Plaintiff then commenced this action, alleging false arrest, false imprisonment, and malicious prosecution, as well as negligence, violation of his civil rights, and defamation.

Defendants' motion for summary judgment was based on the contention that the undisputed submitted evidence established as a matter of law that the police had probable cause to arrest plaintiff, and that therefore his false arrest, false imprisonment, malicious prosecution, and related claims must be dismissed. In opposition, plaintiff offered an expert's assertion that the manner in which the police handled the investigation was improper, and argued that therefore an issue of fact was presented as to whether probable cause was established. The motion court denied summary judgment, finding an issue of fact as to whether the police had probable cause for plaintiff's arrest.

Where, as here, an arrest is made without a warrant, "a presumption arises that it was unlawful, and [defendants have] the burden of proving that ... the arrest was based on probable cause" (Williams v Moore, 197 AD2d 511, 513-514 [2d Dept 1993]). To establish as a matter of law that the police in the present matter had probable cause, the People rely on the general rule that "an eyewitness-victim of a crime can provide probable cause for the arrest of his assailant despite the fact that his reliability has not been previously established or his information corroborated [citation omitted]. In fact, an accusation against a specific individual from an identified citizen is presumed reliable" (People v Nichols, 156 AD2d 129, 130 [1st Dept 1989] [internal quotation marks omitted], lv denied 76 NY2d 740 [1990]; see also Shapiro v County of Nassau, 202 AD2d 358 [1st Dept 1994], lv denied 83 NY2d 760 [1994]; Kramer v City of New York, 173 AD2d 155 [1st Dept 1991], lv denied 78 NY2d 857 [1991]).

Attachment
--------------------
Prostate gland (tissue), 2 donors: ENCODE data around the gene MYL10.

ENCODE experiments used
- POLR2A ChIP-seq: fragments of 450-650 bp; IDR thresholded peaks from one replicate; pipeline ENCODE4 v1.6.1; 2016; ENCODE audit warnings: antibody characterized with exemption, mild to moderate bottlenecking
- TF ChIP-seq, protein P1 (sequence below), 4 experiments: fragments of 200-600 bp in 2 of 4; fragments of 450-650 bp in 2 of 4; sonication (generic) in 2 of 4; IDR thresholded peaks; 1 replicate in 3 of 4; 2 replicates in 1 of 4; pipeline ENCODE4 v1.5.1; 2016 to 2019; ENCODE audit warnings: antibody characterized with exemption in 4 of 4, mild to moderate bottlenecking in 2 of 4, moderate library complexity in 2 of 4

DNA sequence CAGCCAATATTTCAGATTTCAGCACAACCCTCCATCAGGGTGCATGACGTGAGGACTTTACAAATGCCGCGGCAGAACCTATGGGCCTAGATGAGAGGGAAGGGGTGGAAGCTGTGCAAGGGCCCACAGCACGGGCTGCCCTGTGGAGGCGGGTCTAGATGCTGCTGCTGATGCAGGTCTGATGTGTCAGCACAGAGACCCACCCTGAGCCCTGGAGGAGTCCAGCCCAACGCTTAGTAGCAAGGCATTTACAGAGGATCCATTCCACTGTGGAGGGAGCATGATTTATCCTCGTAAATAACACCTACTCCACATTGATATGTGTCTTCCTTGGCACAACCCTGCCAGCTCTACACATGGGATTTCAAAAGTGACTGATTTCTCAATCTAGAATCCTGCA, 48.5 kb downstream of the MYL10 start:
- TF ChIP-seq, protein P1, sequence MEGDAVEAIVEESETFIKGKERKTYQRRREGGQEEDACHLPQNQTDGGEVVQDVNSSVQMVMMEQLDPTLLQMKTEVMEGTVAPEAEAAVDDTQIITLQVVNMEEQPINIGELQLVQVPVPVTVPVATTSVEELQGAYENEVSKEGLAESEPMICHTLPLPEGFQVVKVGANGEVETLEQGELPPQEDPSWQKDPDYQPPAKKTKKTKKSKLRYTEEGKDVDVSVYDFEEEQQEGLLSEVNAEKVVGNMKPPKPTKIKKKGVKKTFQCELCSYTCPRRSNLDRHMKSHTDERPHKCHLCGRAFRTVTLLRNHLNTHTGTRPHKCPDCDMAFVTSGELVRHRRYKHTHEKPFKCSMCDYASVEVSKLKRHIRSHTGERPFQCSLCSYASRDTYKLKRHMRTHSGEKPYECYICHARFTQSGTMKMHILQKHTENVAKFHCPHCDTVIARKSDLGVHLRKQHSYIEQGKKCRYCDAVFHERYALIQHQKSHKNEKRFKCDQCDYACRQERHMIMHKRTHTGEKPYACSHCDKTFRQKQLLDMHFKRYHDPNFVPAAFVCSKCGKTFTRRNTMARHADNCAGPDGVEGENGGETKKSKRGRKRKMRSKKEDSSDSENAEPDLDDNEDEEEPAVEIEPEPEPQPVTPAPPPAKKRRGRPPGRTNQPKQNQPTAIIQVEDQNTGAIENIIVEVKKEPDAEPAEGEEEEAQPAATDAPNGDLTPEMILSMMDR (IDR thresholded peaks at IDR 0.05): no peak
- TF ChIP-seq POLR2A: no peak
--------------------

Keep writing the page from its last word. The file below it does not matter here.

However, the fact that an identified citizen accused an individual who was known to her of a specific crime, while generally sufficient to establish probable cause, does not necessarily establish it. The rule is actually somewhat less absolute: "Probable cause is established absent materially impeaching circumstances, where, as here, the victim of an offense communicates to the arresting officer information affording a credible ground for believing the offense was committed and identifies the accused as the perpetrator" (People v Gonzalez, 138 AD2d 622, 623 [2d Dept 1988] [emphasis added], lv denied 71 NY2d 1027 [1988]). The question is whether the police are aware of "materially impeaching circumstances" or grounds for questioning the complainant's credibility.